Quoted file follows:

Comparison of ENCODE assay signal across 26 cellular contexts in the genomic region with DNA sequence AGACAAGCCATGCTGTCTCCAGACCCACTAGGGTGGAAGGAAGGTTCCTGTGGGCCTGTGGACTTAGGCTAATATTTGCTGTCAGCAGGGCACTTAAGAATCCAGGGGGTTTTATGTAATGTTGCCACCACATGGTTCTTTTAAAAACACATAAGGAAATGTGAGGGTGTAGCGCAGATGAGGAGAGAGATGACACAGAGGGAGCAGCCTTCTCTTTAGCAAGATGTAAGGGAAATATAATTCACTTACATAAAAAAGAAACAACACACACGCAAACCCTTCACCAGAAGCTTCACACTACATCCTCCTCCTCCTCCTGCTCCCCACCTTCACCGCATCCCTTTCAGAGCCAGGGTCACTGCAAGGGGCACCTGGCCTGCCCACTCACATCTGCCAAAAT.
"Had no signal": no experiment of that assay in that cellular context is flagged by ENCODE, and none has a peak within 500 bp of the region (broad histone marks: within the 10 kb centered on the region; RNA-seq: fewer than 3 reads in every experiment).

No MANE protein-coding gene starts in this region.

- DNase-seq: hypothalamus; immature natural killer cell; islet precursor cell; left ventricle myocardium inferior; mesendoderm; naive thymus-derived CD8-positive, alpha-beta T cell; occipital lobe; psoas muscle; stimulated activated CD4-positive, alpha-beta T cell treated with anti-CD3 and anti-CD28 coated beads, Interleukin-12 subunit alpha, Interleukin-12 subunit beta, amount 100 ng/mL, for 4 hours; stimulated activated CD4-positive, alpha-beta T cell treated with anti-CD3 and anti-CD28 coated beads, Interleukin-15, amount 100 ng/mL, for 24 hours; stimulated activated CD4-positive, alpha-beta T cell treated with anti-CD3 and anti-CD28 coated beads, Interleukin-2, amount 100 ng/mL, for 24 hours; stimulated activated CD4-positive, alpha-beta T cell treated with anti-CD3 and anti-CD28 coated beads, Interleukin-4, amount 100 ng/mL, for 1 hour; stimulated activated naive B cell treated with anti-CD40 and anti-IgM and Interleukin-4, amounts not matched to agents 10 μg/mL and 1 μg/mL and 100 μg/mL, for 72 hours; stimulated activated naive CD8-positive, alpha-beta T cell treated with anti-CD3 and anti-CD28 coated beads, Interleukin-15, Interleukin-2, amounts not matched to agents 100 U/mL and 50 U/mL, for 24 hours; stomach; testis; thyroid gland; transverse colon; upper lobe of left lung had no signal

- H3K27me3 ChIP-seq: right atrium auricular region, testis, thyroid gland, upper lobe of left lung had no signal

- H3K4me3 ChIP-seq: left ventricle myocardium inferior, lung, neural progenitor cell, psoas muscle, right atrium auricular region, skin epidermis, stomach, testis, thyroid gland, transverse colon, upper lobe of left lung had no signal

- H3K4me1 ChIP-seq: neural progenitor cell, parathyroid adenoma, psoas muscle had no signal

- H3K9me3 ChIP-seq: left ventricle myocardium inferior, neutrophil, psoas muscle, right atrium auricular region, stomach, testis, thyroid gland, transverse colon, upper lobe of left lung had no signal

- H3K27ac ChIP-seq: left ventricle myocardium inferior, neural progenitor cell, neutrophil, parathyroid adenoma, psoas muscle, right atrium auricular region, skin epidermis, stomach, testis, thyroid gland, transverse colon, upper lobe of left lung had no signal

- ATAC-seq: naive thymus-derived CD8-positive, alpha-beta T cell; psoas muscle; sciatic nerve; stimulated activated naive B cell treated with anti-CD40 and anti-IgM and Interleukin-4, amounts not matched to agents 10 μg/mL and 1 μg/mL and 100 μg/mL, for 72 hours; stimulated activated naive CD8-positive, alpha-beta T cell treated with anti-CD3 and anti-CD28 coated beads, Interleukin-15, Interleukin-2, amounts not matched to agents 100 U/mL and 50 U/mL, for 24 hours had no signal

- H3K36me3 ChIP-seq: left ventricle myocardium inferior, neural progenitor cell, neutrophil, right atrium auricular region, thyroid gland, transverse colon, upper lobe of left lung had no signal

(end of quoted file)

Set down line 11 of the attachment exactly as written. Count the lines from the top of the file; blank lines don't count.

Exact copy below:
- H3K36me3 ChIP-seq: left ventricle myocardium inferior, neural progenitor cell, neutrophil, right atrium auricular region, thyroid gland, transverse colon, upper lobe of left lung had no signal